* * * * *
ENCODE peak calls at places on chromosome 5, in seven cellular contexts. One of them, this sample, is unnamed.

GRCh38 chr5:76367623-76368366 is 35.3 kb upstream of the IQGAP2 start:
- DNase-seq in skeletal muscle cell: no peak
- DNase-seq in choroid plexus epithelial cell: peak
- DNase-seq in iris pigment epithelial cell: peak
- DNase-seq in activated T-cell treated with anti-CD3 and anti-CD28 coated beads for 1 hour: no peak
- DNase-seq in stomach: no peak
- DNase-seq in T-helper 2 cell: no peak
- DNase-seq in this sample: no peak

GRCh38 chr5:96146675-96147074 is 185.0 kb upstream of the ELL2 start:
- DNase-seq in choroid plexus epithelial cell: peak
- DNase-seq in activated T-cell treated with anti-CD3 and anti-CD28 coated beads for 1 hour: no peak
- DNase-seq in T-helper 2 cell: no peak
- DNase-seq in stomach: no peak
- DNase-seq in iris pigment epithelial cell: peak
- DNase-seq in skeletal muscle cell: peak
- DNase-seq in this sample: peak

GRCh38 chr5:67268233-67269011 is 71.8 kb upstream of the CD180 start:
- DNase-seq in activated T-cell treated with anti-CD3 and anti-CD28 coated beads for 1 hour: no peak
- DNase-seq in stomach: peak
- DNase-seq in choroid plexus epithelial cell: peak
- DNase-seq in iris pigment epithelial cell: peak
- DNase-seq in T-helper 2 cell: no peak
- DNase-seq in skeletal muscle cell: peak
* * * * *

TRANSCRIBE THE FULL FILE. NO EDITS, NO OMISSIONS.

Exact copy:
ENCODE peak calls at places on chromosome 5, in seven cellular contexts. One of them, this sample, is unnamed.

GRCh38 chr5:76367623-76368366 is 35.3 kb upstream of the IQGAP2 start:
- DNase-seq in skeletal muscle cell: no peak
- DNase-seq in choroid plexus epithelial cell: peak
- DNase-seq in iris pigment epithelial cell: peak
- DNase-seq in activated T-cell treated with anti-CD3 and anti-CD28 coated beads for 1 hour: no peak
- DNase-seq in stomach: no peak
- DNase-seq in T-helper 2 cell: no peak
- DNase-seq in this sample: no peak

GRCh38 chr5:96146675-96147074 is 185.0 kb upstream of the ELL2 start:
- DNase-seq in choroid plexus epithelial cell: peak
- DNase-seq in activated T-cell treated with anti-CD3 and anti-CD28 coated beads for 1 hour: no peak
- DNase-seq in T-helper 2 cell: no peak
- DNase-seq in stomach: no peak
- DNase-seq in iris pigment epithelial cell: peak
- DNase-seq in skeletal muscle cell: peak
- DNase-seq in this sample: peak

GRCh38 chr5:67268233-67269011 is 71.8 kb upstream of the CD180 start:
- DNase-seq in activated T-cell treated with anti-CD3 and anti-CD28 coated beads for 1 hour: no peak
- DNase-seq in stomach: peak
- DNase-seq in choroid plexus epithelial cell: peak
- DNase-seq in iris pigment epithelial cell: peak
- DNase-seq in T-helper 2 cell: no peak
- DNase-seq in skeletal muscle cell: peak